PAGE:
This wine takes its name from the grape variety. Lemberger/Kekfrankos are synonyms from surrounding countries. Believed to originate in modern day Austria’s Mittelburgenland region, of the indigenous varieties, the late-ripening Blaufrankisch is not very demanding when it comes to soil. It tolerates chalky soils. But the truth is that it prospers best in deep, fertile loess-clay soils. Typical Austrian Blaufrankisch shows a restrained, old world style.
Pair with medium rare rosemary dijon mustard and garlic rack of lamb with crispy fried onion rings and whole wheat spaetzle, and dressed with balsamic cauliflower florets dusted with paprika.
Gernot and Heike Heinrich founded their winery in 1990 with 2 ½ acres of vineyard purchased from Gernot’s family. His early work in the family winery, like most of that generation, was purely an agricultural pursuit with goals more related to quantity production. Gernot’s parents had wished their son would choose a different path, because unlike him, they could not see the potential for great wines to be produced from this area.
Just over a decade later, the Heinrich’s were recognized with the prestigious Falstaff “Winemaker of the Year” award. The philosophy at the winery is as transparent and pure as their wines. Their initial challenges were no comparison to the joy and some measure of freedom it gave Gernot & Heike to make a fresh start for the area. That joy and bravery still drives them both today, as they look across Lake Neusiedl to Leithaberg for their next challenge.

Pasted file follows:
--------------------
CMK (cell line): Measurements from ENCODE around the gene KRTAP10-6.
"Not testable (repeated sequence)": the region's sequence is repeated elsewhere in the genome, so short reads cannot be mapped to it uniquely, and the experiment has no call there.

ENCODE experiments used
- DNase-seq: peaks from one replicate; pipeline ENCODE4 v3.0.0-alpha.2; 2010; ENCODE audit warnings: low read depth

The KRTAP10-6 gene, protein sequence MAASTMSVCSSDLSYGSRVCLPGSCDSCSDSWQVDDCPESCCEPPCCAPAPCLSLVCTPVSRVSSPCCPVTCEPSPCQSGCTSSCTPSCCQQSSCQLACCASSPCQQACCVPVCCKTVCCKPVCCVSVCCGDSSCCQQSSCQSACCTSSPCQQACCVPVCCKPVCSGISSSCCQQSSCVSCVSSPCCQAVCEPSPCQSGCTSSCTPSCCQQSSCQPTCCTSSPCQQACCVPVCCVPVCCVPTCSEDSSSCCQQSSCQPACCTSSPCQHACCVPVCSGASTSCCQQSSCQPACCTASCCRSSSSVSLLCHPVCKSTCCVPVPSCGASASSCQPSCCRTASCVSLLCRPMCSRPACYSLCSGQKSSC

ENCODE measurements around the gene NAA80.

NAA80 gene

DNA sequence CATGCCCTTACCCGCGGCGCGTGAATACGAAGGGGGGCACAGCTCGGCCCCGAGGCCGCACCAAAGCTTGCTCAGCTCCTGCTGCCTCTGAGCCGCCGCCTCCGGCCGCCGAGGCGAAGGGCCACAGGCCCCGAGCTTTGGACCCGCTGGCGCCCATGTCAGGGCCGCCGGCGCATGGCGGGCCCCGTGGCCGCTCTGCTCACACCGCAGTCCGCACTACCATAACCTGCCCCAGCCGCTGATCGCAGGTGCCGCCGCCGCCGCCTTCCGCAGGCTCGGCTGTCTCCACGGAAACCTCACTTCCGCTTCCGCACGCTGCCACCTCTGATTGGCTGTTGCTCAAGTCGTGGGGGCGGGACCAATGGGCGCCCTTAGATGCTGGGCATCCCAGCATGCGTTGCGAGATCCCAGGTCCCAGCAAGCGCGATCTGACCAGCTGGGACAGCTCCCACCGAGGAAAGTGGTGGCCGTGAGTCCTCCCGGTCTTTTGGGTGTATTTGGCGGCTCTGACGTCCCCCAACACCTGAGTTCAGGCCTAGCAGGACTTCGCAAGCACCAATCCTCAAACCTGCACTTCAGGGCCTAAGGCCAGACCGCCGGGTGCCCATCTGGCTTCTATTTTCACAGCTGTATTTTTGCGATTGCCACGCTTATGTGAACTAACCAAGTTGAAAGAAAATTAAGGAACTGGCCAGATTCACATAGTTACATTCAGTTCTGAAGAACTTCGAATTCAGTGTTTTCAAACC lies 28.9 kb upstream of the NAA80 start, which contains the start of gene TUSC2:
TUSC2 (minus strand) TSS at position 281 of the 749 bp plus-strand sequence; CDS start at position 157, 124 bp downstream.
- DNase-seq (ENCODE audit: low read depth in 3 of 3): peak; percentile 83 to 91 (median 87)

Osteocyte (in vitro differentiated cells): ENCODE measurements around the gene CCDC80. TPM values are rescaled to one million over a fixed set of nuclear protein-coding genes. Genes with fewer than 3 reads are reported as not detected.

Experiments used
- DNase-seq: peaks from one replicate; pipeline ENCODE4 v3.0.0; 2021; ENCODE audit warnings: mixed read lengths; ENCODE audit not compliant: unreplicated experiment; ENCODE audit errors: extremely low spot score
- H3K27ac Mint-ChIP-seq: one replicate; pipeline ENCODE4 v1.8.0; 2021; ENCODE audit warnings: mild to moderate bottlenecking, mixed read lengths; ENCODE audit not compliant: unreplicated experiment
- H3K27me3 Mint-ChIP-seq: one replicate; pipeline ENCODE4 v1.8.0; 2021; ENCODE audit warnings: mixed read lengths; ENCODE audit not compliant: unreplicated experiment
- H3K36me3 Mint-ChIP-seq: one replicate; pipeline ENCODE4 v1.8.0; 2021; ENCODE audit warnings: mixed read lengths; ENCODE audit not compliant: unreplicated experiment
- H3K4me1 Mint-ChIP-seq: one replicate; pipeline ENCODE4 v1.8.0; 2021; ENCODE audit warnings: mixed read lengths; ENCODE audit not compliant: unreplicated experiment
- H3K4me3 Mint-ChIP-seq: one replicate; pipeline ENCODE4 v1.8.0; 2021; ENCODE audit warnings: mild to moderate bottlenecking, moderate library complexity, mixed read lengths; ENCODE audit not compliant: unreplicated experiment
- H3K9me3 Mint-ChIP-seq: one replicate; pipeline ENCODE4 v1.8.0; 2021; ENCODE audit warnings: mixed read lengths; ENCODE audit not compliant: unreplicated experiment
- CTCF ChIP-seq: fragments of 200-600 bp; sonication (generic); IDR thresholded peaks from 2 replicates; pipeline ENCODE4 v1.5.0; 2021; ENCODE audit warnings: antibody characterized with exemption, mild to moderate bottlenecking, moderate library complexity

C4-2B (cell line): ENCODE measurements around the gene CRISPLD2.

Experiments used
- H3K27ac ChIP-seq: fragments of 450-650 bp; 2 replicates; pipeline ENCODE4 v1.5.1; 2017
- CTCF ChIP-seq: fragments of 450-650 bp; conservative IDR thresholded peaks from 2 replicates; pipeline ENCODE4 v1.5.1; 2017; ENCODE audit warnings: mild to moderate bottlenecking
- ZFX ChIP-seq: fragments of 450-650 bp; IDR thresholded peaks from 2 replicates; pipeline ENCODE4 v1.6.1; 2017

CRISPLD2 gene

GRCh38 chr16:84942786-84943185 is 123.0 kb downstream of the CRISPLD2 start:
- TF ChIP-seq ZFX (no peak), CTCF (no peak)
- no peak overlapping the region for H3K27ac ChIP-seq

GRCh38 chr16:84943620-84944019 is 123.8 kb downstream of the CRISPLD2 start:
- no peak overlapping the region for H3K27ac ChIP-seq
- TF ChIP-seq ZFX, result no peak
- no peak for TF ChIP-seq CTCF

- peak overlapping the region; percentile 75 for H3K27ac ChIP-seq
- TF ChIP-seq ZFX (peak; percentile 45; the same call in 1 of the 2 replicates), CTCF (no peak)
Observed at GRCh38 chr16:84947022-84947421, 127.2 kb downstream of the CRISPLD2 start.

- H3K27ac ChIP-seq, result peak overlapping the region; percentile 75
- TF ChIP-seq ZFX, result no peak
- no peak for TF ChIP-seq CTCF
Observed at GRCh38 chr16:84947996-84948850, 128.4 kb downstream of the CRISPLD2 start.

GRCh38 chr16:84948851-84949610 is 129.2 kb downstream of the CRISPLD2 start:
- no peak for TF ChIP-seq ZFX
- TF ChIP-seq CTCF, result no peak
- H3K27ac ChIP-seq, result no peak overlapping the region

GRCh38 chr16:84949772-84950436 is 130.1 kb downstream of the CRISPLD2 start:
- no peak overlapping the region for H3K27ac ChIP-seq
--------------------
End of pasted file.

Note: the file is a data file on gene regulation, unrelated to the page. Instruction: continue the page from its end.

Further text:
LOCATION OF VINEYARD
The province of Burgenland lies on Austria’s central, eastern border. The climate is regulated by the last fingers of the Alps, which extend to the top of Lake Neusiedl, the other major influence in the area. It is in the two wine growing regions of Neusiedlersee-Hugelland located on both sides of the lake that most of the province’s wine is grown.
Three main vineyard areas comprise the Heinrich vineyard land: the Heideboden (gravel soils that stretch from Gols toward the shores of Lake Neusiedl); the cru sites of Parndorfer Platte (the last vestige of the Wagram ridge that extends from the Danube valley through Vienna ending near the Hungarian border); and the vineyards of the Leitha range (new to Heinrich, on the northwestern edge of the lake).
Early vintages were powerful and boldly tannic, aged primarily in new barriques, however, over the past decade the intensity of vineyard work has become more critical to the development of the wines. Hence, use of new barrels in the cellar has become modest. The new, ultra-modern winery, completed in 2002, provides the freedom of space and the tools to ensure that the fruit is translated into wines that are powerful, yet without hard edges — complex, yet delicate.
The winery is dedicated to promoting elite examples of classic varietals from the area like Zweigelt, St. Laurent and Blaufrankisch. As each year passes, the red wines of Austria become more refined and the winemakers more adept. These may still be foreign sounding to the US market; however, it is clear the quality of the wines produced here will need no special translation to be appreciated.
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